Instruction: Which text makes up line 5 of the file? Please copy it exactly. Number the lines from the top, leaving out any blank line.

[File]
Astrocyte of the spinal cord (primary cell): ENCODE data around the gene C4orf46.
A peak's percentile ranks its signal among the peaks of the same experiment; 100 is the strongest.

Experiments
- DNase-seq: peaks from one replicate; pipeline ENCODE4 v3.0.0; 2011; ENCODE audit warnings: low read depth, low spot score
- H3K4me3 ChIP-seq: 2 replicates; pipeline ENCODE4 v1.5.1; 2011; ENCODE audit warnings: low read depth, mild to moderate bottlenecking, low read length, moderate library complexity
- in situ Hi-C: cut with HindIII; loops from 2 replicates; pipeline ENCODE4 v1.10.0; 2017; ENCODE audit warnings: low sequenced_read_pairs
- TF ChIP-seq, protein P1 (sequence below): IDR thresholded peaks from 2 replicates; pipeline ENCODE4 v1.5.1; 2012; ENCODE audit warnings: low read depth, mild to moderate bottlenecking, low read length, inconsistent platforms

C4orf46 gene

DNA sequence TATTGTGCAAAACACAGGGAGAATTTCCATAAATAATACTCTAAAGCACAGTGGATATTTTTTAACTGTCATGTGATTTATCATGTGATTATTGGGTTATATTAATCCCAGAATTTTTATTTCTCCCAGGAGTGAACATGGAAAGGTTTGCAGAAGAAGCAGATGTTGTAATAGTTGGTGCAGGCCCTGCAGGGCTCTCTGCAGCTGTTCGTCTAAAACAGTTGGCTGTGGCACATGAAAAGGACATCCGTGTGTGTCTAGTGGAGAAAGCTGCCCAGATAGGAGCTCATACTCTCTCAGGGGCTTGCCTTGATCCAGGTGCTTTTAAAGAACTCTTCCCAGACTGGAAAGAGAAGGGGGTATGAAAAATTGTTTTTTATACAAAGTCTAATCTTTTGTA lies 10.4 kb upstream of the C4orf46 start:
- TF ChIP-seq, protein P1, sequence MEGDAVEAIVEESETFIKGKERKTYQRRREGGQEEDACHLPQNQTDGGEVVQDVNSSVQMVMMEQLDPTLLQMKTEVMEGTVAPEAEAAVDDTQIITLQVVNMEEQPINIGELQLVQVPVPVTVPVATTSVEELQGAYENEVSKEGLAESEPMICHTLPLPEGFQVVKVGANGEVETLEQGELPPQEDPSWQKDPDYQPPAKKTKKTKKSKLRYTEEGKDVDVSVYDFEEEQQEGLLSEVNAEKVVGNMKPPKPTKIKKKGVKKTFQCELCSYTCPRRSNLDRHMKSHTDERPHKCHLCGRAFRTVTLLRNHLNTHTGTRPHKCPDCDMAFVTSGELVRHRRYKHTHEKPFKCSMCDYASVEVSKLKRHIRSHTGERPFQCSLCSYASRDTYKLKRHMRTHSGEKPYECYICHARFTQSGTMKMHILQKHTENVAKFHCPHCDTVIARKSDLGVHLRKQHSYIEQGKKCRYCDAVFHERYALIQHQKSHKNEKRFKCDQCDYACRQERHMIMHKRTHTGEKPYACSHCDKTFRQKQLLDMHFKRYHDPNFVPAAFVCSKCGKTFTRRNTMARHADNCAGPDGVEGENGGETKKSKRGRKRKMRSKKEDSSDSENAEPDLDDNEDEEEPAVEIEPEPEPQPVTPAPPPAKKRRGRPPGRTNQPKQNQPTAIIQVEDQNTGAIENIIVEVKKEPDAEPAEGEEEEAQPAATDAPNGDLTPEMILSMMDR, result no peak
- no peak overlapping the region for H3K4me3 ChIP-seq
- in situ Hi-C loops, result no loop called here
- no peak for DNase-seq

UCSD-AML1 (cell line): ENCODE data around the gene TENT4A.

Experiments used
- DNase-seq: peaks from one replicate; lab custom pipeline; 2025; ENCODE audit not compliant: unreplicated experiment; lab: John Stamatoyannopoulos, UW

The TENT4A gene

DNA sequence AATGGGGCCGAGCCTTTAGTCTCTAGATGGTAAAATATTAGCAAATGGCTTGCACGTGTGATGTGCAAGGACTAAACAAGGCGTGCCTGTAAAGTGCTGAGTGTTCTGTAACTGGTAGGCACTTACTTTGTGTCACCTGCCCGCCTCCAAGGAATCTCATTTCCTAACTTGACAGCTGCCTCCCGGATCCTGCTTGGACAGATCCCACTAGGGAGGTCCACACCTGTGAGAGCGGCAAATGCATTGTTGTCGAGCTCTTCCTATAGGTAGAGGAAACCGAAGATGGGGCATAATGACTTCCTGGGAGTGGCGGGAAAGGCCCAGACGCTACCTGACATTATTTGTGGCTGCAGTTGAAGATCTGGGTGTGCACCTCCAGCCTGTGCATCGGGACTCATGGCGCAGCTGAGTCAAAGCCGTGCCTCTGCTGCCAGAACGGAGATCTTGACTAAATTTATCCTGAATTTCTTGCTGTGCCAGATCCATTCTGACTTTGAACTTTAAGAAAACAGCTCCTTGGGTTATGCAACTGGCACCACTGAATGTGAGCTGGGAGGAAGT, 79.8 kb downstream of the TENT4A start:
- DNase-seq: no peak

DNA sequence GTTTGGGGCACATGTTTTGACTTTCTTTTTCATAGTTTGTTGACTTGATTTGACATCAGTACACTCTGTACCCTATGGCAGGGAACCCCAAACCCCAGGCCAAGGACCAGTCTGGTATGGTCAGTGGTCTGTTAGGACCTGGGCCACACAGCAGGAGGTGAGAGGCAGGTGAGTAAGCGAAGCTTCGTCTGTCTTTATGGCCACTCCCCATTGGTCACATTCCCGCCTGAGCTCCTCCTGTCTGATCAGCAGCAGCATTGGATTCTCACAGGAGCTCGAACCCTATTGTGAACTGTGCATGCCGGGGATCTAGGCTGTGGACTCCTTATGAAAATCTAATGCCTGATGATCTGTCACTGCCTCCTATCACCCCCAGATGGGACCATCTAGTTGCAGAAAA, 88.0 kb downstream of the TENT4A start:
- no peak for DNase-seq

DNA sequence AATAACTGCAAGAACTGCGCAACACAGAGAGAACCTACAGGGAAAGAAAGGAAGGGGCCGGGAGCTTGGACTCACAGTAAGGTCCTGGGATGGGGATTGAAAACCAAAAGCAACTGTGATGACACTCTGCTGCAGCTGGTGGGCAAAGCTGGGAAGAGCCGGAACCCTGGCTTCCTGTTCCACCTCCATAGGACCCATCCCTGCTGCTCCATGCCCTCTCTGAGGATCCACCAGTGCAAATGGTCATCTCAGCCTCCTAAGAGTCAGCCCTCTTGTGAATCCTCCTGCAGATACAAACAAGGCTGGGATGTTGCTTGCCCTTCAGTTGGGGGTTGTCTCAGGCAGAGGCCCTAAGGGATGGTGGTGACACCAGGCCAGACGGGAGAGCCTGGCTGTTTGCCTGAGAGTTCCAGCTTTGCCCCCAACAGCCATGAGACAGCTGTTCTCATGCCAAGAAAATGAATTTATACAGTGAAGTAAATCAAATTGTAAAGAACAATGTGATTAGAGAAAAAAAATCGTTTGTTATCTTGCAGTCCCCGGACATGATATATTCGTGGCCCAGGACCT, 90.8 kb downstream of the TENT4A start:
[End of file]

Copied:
- H3K4me3 ChIP-seq: 2 replicates; pipeline ENCODE4 v1.5.1; 2011; ENCODE audit warnings: low read depth, mild to moderate bottlenecking, low read length, moderate library complexity